Haram al-Sharif

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Third holiest site in Islam.

Al-Haram al-Sharif (the noble sanctuary), also known as the Temple Mount, is the third holiest site in Islam. It is located in the southeastern part of the Old City of Jerusalem. Built between 685 and 709 c.e., it is an enclosure on a raised platform that includes two renowned holy sites: the Qubbat al-Sakhra (the Dome of the Rock) and al-Aqsa mosque. The Dome of the Rock is where Jews believe that Abraham attempted to sacrifice his son, Isaac, to God, and where Muslims believe that the prophet Muhammad ascended to heaven. He is believed to have tethered his "fabulous steed," al-Buraq, in an area located in the interior portion of the Western Wall of the Temple Mount. Close by is al-Aqsa mosque, which is regarded as the place in the Qurʾan where Muhammad prayed following his "night journey," and it was the direction for prayer (qibla) for Muslims before it was changed to Mecca. The subterranean areas of the Haram include a large vault, known as Solomon's Stables, now a mosque. Although

much repaired and restored by the Romans and in the Middle Ages, the vault is a Herodian creation and is thought to be part of the original Jewish Temple, built in 970 b.c.e. The exterior wall of the enclosure to the west, the Western or Wailing Wall (in Hebrew, ha-Kotel ha-Maʿaravi ), is the holiest site in Judaism.

The Haram played a significant role in the history of Jerusalem. As a site of veneration it attracted pilgrims, scholars, and benefactors from all parts of the Islamic world. Much real estate and arable land was endowed for the upkeep of schools, orphanages, mosques, prayer-rooms, and hostels, either inside the enclosure itself or nearby, creating an Islamic center for learning, ritual devotions, and good works. During the early twentieth century, tensions in the city between the predominantly Muslim and growing Jewish populations erupted into rioting over access and use of these holy places; the most notorious were the Western Wall Disturbances in 1929. Since the Israeli occupation of East Jerusalem in 1967, activities emanating from the Haram have played a pivotal role in preserving an Islamic and Palestinian presence in the Old City in the face of attempts by Israeli settler groups and government agencies to transfer ownership of the site to Israel. During the negotiations that followed the 1993 Oslo Accords, the future of the Haram was left unresolved. In September 2000 a visit to the Haram by the Likud Party leader, Ariel Sharon, provoked a violent clash that led to an uprising, since dubbed the al-Aqsa Intifada, that contributed to the collapse of negotiations.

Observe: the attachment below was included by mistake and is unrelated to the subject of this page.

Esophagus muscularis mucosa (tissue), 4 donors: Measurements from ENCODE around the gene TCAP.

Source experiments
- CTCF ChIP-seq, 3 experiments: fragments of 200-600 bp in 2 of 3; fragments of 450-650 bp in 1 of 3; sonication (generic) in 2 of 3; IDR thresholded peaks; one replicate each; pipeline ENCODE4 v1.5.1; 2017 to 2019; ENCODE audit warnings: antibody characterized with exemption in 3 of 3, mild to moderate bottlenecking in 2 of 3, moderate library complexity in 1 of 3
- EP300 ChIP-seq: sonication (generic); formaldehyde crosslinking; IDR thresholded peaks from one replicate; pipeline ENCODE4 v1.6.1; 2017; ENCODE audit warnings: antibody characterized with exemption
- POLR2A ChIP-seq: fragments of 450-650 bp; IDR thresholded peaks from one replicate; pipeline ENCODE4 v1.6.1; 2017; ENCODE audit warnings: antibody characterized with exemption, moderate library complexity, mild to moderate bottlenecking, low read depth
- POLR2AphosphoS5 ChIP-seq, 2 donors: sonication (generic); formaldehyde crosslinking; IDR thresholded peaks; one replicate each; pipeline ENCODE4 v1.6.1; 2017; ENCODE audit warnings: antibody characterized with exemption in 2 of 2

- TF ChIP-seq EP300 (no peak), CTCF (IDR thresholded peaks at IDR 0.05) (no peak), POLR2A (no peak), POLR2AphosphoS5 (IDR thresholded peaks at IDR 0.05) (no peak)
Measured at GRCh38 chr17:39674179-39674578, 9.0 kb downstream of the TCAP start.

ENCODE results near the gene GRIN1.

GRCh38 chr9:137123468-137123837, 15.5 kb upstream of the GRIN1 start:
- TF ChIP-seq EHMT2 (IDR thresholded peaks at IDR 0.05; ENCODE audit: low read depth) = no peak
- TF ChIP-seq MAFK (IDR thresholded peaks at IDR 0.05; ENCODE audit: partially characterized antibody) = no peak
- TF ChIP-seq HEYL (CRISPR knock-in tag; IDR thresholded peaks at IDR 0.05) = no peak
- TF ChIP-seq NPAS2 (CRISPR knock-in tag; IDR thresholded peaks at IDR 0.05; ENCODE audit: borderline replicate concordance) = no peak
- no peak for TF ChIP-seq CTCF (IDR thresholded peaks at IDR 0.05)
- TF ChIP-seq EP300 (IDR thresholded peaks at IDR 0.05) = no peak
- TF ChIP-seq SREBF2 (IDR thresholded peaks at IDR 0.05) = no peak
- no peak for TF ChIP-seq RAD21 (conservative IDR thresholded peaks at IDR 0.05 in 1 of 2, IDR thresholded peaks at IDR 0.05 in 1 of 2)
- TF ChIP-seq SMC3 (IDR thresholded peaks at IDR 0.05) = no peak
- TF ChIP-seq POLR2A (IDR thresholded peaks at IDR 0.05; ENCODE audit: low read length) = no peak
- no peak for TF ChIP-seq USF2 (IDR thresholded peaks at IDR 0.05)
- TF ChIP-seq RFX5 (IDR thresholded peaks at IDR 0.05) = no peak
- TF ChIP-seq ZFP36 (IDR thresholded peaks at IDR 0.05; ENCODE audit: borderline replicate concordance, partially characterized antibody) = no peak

See also aqsa intifada, al-; jerusalem; western wall; western wall disturbances.


Arif, Arif al-. A Brief Guide to the Dome of the Rock and al-Haram al-Sharif. Jerusalem: Industrial Islamic Orphanage Press, 1964.

Dumper, Michael. The Politics of Sacred Space: The Old City of Jerusalem in the Middle East Conflict. Boulder, CO: Lynne Rienner Publishers, 2002.

Duncan, Alistair. The Noble Sanctuary: Portrait of a Holy Place in Arab Jerusalem. London: Middle East Archive, 1981.

Peters, Francis.Jerusalem. Princeton, NJ: Princeton University Press, 1985.

Wasserstein, Bernard. The British in Palestine: The Mandatory Government and the ArabJewish Conflict, 19171929. Oxford, U.K.: Basil Blackwell, 1991.

michael dumper